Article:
The hepatitis B virus is a DNA virus belonging to the Hepadnaviridae family causing hepatitis B in humans. Hepatitis B is a viral infection that attacks the liver and can cause both acute and chronic disease.
Group: Group VII (dsDNA-RT)
Species: Hepatitis B virus
Structure of Hepatitis B Virus
- Three types of viral particles are visualized in infectious serum by electron microscopy.
- 42 nm in diameter (Dane particle- Virion)
- 20 nm in diameter (Spherical Structures)
- 22 nm in diameter (Filamentous Particles)
- Contains icosahedral nucleocapsid, the core (27 nm) and outer envelope (4 nm)
- There is an outer shell (or envelope) composed of lipid and protein that is termed “surface antigen” or “HBsAg”.
- Inner protein shell that is referred to as the core particle or “HBcAg”, contains the viral DNA and enzymes used in viral replication (called “DNA polymerase”).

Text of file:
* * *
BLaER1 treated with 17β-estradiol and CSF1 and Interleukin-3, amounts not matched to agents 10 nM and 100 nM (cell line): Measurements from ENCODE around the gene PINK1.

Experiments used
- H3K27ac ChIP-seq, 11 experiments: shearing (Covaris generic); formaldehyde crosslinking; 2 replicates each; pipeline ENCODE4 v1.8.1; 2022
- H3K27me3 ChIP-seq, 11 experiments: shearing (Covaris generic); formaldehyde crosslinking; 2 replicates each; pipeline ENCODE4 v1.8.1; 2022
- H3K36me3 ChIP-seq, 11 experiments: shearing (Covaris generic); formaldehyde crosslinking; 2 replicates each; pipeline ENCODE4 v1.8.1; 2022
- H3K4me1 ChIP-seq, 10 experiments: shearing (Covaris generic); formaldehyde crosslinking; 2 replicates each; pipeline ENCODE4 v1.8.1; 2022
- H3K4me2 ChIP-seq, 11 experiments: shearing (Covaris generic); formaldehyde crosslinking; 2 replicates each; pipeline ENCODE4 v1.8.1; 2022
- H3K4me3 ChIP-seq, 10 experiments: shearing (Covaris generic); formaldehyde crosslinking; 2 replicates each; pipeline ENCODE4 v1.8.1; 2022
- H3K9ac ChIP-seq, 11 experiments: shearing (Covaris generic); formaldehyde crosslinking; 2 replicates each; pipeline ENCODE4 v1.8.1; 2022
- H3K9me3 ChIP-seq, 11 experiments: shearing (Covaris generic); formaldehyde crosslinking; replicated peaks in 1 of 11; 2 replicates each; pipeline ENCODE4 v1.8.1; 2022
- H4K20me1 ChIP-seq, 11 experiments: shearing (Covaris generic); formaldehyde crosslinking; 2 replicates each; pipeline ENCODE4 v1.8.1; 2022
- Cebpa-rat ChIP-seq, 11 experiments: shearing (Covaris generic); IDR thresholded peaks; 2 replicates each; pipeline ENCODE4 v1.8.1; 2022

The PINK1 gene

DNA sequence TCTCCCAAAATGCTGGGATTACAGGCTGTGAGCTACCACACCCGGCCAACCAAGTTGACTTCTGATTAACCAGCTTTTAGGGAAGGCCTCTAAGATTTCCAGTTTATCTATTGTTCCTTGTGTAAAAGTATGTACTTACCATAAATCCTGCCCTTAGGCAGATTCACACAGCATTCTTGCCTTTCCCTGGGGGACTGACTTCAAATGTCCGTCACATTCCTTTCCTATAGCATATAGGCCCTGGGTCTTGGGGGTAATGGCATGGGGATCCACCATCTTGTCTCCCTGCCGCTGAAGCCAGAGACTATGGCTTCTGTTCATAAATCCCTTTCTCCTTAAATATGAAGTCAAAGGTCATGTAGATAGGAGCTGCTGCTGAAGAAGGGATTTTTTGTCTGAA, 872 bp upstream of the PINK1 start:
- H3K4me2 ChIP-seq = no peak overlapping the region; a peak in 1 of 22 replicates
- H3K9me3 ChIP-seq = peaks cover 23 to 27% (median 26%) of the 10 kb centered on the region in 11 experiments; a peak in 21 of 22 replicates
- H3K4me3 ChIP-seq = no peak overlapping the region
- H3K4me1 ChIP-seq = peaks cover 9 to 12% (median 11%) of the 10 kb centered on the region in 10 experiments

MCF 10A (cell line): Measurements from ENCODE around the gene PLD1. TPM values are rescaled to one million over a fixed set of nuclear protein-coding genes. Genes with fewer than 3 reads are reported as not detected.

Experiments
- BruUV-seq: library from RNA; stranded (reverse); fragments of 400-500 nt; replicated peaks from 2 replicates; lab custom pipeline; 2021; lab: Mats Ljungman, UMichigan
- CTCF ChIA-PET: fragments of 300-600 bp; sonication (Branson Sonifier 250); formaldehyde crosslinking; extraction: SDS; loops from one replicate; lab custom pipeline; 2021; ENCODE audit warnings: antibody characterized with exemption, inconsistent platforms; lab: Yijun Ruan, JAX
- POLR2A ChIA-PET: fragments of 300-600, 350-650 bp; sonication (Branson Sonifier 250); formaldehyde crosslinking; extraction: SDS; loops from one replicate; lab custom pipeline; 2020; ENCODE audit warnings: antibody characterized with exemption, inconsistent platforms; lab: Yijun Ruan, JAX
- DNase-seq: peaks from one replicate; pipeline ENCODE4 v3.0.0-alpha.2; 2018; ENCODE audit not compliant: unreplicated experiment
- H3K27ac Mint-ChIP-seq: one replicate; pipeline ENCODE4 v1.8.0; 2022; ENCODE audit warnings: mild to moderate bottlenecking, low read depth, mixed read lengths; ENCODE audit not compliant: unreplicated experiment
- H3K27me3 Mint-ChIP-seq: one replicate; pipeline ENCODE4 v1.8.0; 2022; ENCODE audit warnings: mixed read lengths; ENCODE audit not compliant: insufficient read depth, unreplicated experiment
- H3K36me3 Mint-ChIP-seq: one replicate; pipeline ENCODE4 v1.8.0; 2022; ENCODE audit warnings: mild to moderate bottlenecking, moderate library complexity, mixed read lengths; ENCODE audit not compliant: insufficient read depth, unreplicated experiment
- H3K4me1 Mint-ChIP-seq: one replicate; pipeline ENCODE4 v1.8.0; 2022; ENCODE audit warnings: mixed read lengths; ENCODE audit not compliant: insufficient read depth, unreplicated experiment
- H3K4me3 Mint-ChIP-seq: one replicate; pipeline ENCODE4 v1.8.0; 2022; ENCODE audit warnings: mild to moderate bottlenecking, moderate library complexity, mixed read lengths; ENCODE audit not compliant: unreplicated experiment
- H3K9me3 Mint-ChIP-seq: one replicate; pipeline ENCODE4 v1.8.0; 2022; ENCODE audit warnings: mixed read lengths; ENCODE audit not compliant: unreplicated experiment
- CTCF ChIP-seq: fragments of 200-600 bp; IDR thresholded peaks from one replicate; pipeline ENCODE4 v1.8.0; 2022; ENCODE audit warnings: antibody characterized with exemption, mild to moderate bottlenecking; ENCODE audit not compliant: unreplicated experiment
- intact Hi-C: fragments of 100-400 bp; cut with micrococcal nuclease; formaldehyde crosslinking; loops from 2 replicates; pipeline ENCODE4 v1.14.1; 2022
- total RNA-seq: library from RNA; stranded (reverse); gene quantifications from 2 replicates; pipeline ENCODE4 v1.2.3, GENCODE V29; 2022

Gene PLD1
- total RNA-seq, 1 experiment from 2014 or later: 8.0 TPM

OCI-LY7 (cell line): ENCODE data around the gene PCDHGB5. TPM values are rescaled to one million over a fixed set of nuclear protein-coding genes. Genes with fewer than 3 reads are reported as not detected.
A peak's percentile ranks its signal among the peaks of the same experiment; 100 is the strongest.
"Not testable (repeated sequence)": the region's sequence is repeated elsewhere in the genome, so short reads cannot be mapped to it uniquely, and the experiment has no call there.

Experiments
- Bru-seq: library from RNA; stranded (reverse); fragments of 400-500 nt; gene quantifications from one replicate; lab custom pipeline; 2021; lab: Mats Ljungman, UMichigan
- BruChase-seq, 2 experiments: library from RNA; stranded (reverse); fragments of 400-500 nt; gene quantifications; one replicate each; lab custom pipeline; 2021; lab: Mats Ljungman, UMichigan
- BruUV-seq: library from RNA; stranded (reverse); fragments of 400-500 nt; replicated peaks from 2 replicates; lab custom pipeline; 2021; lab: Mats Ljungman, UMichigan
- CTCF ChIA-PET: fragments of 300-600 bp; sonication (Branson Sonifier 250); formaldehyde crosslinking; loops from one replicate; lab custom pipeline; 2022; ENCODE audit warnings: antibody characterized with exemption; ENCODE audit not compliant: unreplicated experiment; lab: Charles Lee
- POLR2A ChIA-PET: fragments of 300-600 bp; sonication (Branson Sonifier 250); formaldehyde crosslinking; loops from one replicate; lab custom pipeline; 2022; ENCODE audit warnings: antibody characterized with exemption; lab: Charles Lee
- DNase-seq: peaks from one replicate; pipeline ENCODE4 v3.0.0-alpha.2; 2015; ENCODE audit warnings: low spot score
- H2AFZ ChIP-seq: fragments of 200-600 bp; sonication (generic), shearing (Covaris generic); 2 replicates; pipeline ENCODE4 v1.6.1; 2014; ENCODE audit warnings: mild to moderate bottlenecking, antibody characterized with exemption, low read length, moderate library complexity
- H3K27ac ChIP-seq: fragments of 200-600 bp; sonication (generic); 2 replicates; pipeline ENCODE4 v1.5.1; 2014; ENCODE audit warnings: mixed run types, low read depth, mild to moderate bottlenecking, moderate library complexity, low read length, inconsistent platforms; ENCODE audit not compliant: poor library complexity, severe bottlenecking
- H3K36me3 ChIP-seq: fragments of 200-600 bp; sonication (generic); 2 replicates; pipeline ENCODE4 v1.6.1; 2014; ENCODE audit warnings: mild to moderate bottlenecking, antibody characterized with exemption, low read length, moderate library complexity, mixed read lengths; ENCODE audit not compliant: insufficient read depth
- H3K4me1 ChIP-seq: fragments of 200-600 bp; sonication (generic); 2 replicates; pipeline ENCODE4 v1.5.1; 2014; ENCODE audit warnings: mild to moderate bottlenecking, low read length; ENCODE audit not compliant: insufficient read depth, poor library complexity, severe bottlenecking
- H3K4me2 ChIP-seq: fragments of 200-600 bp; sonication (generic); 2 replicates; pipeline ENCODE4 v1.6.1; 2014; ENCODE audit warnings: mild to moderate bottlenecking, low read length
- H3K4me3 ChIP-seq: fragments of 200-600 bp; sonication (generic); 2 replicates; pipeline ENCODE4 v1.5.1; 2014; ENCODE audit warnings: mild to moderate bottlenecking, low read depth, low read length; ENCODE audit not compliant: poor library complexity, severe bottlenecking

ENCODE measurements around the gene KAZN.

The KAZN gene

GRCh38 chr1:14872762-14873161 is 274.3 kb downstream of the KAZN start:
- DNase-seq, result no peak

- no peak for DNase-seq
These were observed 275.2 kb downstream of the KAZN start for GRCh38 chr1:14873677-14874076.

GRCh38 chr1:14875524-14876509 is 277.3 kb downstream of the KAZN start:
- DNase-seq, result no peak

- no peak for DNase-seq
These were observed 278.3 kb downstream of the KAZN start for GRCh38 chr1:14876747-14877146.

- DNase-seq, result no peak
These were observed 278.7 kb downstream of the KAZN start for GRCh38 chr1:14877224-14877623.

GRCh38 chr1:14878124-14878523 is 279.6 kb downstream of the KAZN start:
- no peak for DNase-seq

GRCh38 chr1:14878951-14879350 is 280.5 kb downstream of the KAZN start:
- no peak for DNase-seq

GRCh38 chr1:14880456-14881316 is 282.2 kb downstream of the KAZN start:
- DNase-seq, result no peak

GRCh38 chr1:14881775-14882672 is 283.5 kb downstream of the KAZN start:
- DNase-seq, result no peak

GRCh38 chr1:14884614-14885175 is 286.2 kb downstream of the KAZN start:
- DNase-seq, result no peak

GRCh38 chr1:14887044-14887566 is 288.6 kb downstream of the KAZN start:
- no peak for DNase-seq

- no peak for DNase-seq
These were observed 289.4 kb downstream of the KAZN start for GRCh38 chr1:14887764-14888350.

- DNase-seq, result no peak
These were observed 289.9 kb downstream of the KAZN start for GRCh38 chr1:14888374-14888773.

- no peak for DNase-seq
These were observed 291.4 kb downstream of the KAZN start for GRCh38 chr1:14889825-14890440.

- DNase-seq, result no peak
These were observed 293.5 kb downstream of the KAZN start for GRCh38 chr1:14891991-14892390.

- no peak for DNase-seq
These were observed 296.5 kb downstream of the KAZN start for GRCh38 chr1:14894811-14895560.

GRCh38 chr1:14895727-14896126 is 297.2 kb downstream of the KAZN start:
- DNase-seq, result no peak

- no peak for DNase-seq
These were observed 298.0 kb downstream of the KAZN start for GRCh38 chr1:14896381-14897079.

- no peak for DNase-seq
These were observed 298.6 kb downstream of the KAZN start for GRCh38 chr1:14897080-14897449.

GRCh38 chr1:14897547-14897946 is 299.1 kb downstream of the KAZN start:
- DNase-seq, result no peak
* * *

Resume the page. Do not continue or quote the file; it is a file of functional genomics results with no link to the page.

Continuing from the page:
- HBeAg (hepatitis B e antigen) is the antigenic determinant that is closely associated with the nucleocapsid of HBV. It also circulates as a soluble protein in serum.
Genome of Hepatitis B Virus
- Genome is partially double-stranded DNA that forms a covalently closed circle with 5′ end of the full length minus strand which is linked to the viral DNA polymerase.
- Circular, non-segmented and approximately 3.2 kilobase (kb) in size.
- The genome is 3020–3320 nucleotides long (for the full length strand) and 1700–2800 nucleotides long (for the short length strand).
- Compact organization, with four overlapping reading frames running in one direction and no non-coding regions.
Epidemiology of Hepatitis B
- Hepatitis B prevalence is highest in sub-Saharan Africa and East Asia, where between 5–10% of the adult population is chronically infected.